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Tigers Threatened by Dog Disease, New Consoles at E3, and the £2,000,000 Motorhome. It's the News in World Records!

 
 
 
 
 
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Endangered tiger species are under threat from a virus normally found in pet dogs, a wildlife expert has warned.

Canine distemper virus, similar to measles in humans, has evolved over recent years, and can now infect big cats and even marine mammals such as seals.

Sumatran tigers, native to Indonesia, are the smallest tiger subspecies, averaging just 2.4m (7ft 10in) from nose to tail length for males, compared to an average of 3.15 m (10 ft 4 in) for Siberian tigers.

With under 500 Sumatran tigers left in the wild, Indonesian vets must work hard to protect this rare species from the virus.

Tomorrow sees the start of the E3 (Electronic Entertainment Expo) show, a highlight in the video gaming calendar. 

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The show will feature early glances at the next generation of video games consoles, including Microsoft's Xbox One, and Sony's Playstation 4, both set to launch by the end of this year.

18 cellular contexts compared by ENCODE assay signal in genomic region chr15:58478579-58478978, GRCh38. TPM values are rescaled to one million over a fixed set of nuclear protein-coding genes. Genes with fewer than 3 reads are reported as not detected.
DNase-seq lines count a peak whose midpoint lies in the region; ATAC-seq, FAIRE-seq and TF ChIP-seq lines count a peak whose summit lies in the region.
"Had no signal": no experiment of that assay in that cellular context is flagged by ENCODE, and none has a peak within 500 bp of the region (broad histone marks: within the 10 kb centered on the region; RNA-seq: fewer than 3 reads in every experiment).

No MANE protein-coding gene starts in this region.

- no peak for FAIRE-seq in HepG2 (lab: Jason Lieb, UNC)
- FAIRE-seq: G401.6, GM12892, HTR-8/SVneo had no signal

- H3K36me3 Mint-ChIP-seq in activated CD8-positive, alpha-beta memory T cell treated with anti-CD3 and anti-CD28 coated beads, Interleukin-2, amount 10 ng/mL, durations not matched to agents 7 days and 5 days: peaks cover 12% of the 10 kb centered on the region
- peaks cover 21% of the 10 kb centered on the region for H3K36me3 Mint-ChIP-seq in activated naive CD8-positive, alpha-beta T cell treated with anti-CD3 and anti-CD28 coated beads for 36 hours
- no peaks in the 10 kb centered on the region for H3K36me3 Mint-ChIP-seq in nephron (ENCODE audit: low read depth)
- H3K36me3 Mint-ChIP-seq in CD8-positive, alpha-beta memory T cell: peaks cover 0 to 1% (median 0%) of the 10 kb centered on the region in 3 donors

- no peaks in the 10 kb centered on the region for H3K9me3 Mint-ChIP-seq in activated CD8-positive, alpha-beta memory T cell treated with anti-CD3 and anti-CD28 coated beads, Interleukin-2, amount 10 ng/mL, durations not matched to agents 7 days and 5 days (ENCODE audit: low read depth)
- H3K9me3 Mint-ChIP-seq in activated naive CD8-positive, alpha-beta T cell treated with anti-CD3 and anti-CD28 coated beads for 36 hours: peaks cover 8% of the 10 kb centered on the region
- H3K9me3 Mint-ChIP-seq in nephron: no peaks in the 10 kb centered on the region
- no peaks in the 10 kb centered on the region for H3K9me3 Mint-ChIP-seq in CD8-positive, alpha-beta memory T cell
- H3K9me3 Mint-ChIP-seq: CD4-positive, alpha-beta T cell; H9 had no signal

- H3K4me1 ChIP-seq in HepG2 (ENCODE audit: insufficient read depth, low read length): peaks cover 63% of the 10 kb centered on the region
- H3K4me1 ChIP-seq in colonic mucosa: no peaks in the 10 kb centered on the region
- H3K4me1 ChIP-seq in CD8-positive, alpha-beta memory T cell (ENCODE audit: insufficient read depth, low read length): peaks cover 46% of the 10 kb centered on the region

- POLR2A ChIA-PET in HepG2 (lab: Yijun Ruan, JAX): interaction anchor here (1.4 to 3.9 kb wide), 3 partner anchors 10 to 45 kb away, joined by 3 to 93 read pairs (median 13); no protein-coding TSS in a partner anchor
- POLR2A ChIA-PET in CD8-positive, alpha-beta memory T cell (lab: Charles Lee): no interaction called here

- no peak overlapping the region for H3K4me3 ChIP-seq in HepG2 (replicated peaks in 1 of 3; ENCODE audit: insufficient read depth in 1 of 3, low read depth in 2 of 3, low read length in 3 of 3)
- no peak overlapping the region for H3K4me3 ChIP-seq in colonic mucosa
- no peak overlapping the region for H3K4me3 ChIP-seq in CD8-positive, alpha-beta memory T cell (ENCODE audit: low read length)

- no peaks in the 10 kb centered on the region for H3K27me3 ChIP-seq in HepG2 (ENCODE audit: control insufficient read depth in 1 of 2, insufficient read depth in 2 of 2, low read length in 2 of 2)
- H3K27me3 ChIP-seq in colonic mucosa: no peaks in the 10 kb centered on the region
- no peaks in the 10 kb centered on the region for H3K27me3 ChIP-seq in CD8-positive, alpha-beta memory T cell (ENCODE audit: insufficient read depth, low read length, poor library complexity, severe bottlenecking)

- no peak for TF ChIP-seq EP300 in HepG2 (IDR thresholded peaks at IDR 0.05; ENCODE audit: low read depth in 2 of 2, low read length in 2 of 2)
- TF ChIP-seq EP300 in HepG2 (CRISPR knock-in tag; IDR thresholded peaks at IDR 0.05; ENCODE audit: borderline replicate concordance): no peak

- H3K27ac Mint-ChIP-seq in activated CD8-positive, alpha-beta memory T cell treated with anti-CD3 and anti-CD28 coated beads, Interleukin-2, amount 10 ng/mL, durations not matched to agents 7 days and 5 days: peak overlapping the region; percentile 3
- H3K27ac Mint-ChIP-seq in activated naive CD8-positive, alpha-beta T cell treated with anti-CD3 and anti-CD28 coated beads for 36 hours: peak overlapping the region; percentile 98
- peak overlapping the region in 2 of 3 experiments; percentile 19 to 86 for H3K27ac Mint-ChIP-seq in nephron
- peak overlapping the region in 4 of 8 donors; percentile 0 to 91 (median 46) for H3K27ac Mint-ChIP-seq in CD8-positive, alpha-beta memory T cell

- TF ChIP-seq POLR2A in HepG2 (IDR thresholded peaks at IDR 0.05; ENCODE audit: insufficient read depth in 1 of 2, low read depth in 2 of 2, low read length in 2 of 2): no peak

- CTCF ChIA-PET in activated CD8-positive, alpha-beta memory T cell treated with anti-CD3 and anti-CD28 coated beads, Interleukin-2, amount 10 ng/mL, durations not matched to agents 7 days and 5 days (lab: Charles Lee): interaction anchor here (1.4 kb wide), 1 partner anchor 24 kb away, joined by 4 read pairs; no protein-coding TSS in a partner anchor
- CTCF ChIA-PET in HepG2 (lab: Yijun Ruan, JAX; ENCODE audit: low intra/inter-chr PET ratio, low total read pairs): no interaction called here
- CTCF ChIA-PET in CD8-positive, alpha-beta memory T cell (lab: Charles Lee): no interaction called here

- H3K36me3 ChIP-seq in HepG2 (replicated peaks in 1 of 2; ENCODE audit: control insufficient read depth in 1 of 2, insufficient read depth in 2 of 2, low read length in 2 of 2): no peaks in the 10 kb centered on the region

However, the console manufacturers may be on the back foot, as a large number of gamers are now playing on mobile devices instead of the home consoles - the iPhone 4 was the fastest-selling portable gaming system with 1.5 million units sold within 24 hours of launch, and the most downloaded mobile games series, Angry Birds, has seen more than 1 billion downlaods to iOS and Android devices.

A £2,000,000 motorhome that may be the most expensive of its kind in the world has gone on sale in Dubai, the Daily Mail reports.

The "eleMMent Palazzo" features an on-board bar, huge bedroom, a fireplace, and even a rooftop terrace, complete with underfloor heating - and is available in white or gold.

However, the 40ft vehicle, while luxurious, is handily beaten in weight terms by the heaviest limousine - the 22,933kg (50,560lb) Midnight Rider - whose interior also includes a bar!

Finally, ever thought of trying your luck with a metal detector?

Well, Wesley Carrington certainly did, and was richly rewarded - finding a cache of Roman gold coins worth around £100,000, within minutes of using the treasure-seeking device.

The 159 coins, soon to be appraised by the British Museum, is not the largest hoard of coins ever discovered, though. The Brussels hoard of 1908 consisted of around 150,000 coins, including some minted by English monarsh Henry III.

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